In the Atlantic, rates for 260,000mt West Africa to China rose a modest point to a fraction below WS35 ($860 per day TCE roundtrip) and 270,000mt US Gulf to China rose $156k to $4.131m (a TCE of $1.8k per day roundtrip).
In West Africa more availability of tonnage has had a negative impact and the rate for 130,000mt Nigeria/UK Continent is down 2.5 points to WS52/52.5 level (a round trip TCE of $200 per day). Rates for 135,000mt Black Sea/Med eased two points to WS60 (showing a TCE round trip of minus $5.8k per day).
The Middle East market saw Repsol and Litasco fixing from Basrah to Spain and Greece respectively at around WS23.5 levels although the Baltic Exchange voyage of 140,000mt Basrah/Lavera is still assessed at around the WS24.5/25 level.
In the Mediterranean, 80,000mt Ceyhan/Lavera dropped a point to just above WS86 (about $1.4k per day TCE roundtrip) while in Northern Europe 80,000mt Cross-North Sea similarly eased a point to WS91.5 (a round trip TCE of minus $5.7k per day). Rates for 100,000mt Baltic/UK Continent fell back three points to WS56 (a TCE of about minus $3.9k per day round trip). Across the Atlantic, the market has continued to climb with rates for 70,000mt Caribbean/US Gulf pushing up seven points to WS113 (a TCE of $8.4k per day round trip) and 70,000mt East Coast Mexico/US Gulf up eight points to WS123 (a round trip TCE of $13.2k per day). Rates for the 70,000 US Gulf/UK Continent trip have also risen, up five points to WS97.5 (a TCE of $6.1k per day round trip, and significantly higher for single trip economics).
The Middle East Gulf has been lacklustre this week putting pressure on a previously firming market. On the LR2s to Japan TC1 has dropped 7.5points to WS106.25, a round-trip TCE of $9,772/day. The LR1s saw some activity mid-week, but after the slow start and a build-up of tonnage rates have been retested down, TC5 55k Middle East Gulf / Japan is now in the WS112.5 region. On the MR’s, 35k Middle East Gulf / East Africa (TC17) also dropped 31 points to WS192, a round-trip TCE of $11,265/day. Despite an increase in enquiry the Mediterranean Handy market has had plenty of available tonnage to handle and TC6 30k Skikda / Lavera is holding around WS110-112.5 mark. The LR2's looked to have potential to firm. However, this did not materialise and TC15 80k Mediterranean / Japan is still around $1.7m. The Baltic Handy market has followed the MRs this week, and TC9 30k Baltic / UK-Continent dropped WS22.5 to WS120. On the UK-Continent, MR freight levels seem to have reached a floor. TC2 37k UK-Continent / US Atlantic Coast has been repeated at WS100. TC19 37k Amsterdam to Lagos has also seen a similar dip to WS101.67 a round trip TCE of $1,435/day. With vessels still ballasting towards the region, there is potential for rates to be tested further next week. On the LR1s, TC16 60k Amsterdam / Offshore Lome remains static at WS85 for the moment. In the Americas all parties are patiently waiting as the region continues to focus on recovery from the recent bad weather. Freight levels have stayed sideways and TC14 38k US Gulf / UK-Continent is still in the WS60 region whilst TC18 35k from US Gulf / Brazil is pegged around WS100. The MR Atlantic basket TCE dropped from $1,386/day to $762/day.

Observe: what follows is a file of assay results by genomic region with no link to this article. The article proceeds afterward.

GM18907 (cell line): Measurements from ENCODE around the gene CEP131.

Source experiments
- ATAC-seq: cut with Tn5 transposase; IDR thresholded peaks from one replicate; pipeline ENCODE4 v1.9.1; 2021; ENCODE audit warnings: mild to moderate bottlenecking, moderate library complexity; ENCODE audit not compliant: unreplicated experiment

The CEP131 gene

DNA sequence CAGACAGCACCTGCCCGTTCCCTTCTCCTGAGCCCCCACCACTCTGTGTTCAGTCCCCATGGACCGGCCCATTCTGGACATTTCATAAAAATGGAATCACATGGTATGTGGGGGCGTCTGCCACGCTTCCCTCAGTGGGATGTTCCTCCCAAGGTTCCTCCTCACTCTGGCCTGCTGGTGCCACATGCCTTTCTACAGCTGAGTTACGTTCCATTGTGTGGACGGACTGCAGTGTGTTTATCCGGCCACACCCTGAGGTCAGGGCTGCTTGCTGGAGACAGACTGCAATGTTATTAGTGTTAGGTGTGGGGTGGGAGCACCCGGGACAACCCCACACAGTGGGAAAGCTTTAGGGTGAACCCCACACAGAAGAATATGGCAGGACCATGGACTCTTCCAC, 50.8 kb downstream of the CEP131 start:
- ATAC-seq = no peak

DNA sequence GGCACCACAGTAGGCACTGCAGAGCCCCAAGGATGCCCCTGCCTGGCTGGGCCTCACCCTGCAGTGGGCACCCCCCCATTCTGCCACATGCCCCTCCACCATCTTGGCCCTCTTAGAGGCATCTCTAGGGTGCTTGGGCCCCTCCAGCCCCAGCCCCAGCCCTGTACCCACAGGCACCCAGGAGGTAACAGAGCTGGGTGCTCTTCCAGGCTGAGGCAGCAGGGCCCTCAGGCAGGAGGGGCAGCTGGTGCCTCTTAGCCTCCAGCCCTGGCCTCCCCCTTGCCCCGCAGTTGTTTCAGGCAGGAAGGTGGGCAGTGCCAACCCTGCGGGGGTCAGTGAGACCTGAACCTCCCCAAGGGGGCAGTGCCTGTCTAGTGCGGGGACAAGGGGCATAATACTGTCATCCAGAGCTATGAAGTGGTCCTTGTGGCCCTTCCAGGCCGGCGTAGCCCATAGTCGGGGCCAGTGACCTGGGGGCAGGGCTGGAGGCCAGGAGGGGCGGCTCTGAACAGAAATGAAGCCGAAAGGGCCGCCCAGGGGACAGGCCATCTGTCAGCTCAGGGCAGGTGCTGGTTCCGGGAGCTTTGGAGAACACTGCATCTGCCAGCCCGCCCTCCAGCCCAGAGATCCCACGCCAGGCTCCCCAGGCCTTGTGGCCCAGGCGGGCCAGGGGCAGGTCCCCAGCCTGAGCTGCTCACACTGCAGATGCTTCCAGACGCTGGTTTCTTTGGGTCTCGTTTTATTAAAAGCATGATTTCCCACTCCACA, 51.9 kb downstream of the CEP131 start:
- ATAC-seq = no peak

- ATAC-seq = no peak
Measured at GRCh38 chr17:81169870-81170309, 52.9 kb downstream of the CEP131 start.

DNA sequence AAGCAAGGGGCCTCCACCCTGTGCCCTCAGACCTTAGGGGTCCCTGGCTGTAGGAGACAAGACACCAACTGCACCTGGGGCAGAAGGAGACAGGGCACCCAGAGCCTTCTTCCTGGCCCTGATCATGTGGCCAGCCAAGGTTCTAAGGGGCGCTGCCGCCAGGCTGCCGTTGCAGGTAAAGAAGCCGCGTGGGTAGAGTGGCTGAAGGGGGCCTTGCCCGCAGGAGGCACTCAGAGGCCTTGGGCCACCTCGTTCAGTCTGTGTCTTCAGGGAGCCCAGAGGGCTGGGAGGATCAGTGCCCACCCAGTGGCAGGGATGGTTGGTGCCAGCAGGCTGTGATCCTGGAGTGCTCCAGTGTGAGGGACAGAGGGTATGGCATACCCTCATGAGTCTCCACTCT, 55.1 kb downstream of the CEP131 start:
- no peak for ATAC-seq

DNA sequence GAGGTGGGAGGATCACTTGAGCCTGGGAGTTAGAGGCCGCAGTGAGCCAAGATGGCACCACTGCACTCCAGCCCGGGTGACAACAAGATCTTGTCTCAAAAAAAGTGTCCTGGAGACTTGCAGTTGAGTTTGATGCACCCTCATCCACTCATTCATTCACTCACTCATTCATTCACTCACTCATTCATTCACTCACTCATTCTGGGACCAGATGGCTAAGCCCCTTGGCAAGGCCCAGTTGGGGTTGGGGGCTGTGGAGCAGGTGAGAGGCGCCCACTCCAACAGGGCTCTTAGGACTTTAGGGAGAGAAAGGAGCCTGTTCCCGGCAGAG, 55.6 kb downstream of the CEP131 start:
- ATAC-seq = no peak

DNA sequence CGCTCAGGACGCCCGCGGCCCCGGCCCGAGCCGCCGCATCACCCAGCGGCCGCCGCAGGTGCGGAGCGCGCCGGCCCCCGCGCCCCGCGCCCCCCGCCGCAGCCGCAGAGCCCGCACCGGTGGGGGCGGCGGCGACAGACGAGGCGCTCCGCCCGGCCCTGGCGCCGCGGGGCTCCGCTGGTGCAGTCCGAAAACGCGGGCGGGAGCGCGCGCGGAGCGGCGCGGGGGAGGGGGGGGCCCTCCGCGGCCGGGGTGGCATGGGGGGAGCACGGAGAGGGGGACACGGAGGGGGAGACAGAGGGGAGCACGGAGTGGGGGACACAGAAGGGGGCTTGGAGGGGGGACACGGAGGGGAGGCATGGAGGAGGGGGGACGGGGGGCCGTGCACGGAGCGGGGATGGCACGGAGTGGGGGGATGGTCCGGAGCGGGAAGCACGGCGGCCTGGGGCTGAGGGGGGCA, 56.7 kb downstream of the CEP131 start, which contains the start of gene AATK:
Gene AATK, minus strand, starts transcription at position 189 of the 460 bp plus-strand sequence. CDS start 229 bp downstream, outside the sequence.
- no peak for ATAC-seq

Headquartered in London and a subsidiary of the Singapore Exchange (SGX), the Baltic Exchange publishes a range of indices and assessments which provide an accurate and independent benchmark of the cost of transporting commodities and goods by sea. These include the Baltic Dry Index (BDI), the dry bulk shipping industry's best known indicator. Published daily since 1985, this provides a snapshot of the daily spot market earnings of capesize, panamax and supramax vessel types on the world's key trading routes.
Chart shows Baltic Dry Index (BDI) during Sept.10, 2020 to Sept. 10, 2021
Baltic Forward Assessment for BDI
In March 2018 the BDI was re-weighted and is published using the following ratios of time charter assessments: 40 percent capesize, 30 percent panamax and 30 percent supramax. The information is provided by a panel of international shipbrokers.
(Source: The Baltic Exchange, edited by Niu Huizhe with Xinhua Silk Road, email@example.com)